Colnbrook, a town and an ecclesiastical parish on the mutual border of Middlesex and Bucks. The town stands on the river Colne, which divides the counties. It is 4 miles E of Windsor, and 4½ N by W of Staines, and has a post, money order, and telegraph office under Slough. It dates from very early times, was incorporated in 1543, had long a weekly market, and still has fairs on 5 April and 16 Oct. There is a station here on the Staines and West Drayton branch of the G.W.R. The ecclesiastical parish was formed from portions of the parishes of Stanwell, Iver, Horton, and Langley Marsh. Population, 1380. The living is a vicarage in the diocese of Oxford; value, £110 with residence. Patron, the Bishop of Oxford. The Church was built in 1849, and is a building of flint in the Early English style. The chancel, which is richly decorated, contains good stained windows, and is separated from the nave by a fine rood screen carved in dark oak. There are Baptist, Congregational, and Primitive Methodist chapels.
The following is a list of the administrative units in which this place was either wholly or partly included.
|Poor Law union||Eton|
Any dates in this table should be used as a guide only.
The parish register dates from the year 1760
Church of England
St Thomas (parish church)
The old parish church of St. Mary, not now existing, stood on another site, and was built in 1790 to replace a still earlier building. The church of St. Thomas, erected in 1849 and completely renovated in 1926, is an edifice of flint in the Early English style, consisting of chancel, with oak stalls, nave of four bays, north aisle, west porch and a western bell gable containing one bell: the original clock, supposed to be of considerable antiquity, is on the bell gable of the existing church: it was the gift of the 1st Duke of Marlborough when his mansion here was pulled down, on his taking possession of Blenheim: the chancel is divided from the nave by a carved oak screen of Flamboyant design, erected in 1880: the east window, two Early English windows on the south and one on the north side are stained: the reredos - a triptych - is carved in dark oak, relieved by a profusion of gilding: the communion table is of white cedar, elaborately carved, made from wood brought from Lebanon for the purpose by Dr. Alfred Meadows, of Poyle Manor, at whose expense the reredos, screen and stalls were also erected and the mural decoration carried out: the pulpit, of carved oak on a marble base, was erected in memory of Dr. Meadows, who died in 1887: the War Memorial chapel in the north aisle was consecrated in 1934, in honour of those who fell in the Great War, 1914-18: it has an English altar under a carved oak beam carrying the four quarters of the Royal Standard on medallions, with a centre medallion representing the Lamb of God: the names of the fallen are carved on the pillar, which is formed into the south side of the chapel: there are 543 sittings. The churchyard was closed for burials by Order in Council, in 1909.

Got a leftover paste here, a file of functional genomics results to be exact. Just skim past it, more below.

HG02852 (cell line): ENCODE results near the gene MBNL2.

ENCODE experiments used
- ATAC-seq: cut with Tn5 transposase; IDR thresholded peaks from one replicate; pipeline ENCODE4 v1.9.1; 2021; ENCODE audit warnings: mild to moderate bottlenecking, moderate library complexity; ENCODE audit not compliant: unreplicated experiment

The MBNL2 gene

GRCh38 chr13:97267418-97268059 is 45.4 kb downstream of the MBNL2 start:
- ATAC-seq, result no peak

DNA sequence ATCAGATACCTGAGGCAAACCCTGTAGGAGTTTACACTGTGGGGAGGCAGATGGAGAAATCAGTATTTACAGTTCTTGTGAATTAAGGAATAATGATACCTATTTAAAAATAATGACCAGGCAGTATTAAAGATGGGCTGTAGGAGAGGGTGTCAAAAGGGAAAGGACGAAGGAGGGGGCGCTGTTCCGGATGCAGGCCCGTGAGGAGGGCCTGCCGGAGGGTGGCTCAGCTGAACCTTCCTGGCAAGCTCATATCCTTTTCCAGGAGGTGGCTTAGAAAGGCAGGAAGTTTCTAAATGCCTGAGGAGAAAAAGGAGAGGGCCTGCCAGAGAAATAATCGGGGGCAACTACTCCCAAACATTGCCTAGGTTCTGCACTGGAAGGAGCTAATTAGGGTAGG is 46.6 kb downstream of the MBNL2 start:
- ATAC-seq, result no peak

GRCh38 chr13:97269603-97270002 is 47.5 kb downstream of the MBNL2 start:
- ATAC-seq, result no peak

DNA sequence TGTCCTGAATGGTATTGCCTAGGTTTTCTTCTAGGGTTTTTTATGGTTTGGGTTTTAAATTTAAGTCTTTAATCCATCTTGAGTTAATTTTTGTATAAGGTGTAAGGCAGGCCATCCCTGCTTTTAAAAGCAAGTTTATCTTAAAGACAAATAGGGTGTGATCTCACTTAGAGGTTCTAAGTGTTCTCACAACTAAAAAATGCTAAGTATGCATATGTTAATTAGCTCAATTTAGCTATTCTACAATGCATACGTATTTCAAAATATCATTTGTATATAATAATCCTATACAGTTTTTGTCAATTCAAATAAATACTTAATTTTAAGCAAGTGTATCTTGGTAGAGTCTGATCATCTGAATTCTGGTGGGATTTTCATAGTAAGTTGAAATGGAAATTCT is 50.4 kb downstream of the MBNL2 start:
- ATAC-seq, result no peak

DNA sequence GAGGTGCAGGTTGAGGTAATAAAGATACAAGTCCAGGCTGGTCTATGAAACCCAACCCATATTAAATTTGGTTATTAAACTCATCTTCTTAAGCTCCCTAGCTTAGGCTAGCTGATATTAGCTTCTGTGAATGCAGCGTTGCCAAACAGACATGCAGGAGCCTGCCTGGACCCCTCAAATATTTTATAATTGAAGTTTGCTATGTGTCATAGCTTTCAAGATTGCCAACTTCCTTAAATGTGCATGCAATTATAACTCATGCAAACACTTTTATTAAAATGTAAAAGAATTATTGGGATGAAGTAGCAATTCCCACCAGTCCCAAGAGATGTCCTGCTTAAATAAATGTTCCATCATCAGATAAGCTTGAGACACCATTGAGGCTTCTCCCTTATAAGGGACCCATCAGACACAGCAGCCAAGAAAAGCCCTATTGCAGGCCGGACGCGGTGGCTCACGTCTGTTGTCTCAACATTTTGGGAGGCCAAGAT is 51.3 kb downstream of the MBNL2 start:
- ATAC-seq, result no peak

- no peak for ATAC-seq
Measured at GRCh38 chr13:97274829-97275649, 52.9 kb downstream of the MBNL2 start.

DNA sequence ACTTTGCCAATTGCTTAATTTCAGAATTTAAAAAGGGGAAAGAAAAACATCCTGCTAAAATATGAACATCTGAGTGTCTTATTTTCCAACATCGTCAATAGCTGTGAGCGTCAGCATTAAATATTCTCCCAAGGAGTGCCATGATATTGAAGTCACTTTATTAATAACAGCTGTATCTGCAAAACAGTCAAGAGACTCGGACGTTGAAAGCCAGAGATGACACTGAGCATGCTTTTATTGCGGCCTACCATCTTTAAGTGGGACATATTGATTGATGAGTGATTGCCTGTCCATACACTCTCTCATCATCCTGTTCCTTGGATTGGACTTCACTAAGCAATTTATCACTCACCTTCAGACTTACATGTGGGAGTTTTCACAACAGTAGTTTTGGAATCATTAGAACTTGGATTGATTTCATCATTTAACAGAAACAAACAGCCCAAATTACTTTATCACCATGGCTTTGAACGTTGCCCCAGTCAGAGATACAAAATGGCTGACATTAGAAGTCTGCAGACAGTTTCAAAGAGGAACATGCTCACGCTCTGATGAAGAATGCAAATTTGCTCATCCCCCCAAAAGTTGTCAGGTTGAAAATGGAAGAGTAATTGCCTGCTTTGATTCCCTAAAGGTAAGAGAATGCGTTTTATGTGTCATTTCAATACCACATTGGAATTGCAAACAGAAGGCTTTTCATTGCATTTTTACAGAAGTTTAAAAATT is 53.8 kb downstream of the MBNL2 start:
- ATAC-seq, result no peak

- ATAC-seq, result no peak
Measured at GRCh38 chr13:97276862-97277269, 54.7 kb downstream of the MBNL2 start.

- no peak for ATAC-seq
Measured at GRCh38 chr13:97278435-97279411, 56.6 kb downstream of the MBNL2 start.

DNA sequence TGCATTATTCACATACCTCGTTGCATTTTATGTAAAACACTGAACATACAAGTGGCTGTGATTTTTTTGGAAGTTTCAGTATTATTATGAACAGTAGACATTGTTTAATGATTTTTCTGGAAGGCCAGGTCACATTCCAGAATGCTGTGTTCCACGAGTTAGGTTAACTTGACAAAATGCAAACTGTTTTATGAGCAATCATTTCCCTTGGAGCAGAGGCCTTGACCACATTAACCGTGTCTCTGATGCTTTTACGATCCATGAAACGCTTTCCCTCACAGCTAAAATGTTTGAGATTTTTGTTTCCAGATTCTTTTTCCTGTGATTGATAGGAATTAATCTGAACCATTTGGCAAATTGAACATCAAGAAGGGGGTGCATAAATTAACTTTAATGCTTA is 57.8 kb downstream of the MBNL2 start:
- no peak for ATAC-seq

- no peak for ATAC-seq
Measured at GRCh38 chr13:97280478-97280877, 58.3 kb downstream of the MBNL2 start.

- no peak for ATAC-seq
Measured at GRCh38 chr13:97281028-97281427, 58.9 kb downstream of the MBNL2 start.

Directories & Gazetteers
We have transcribed the entry for Colnbrook from the following:
- Samuel Lewis' A Topographical Dictionary of England, by Samuel Lewis, seventh edition, published 1858. (Colnbrook)
Land and Property
A full transcript of the Return of Owners of Land in 1873 for Middlesex is online.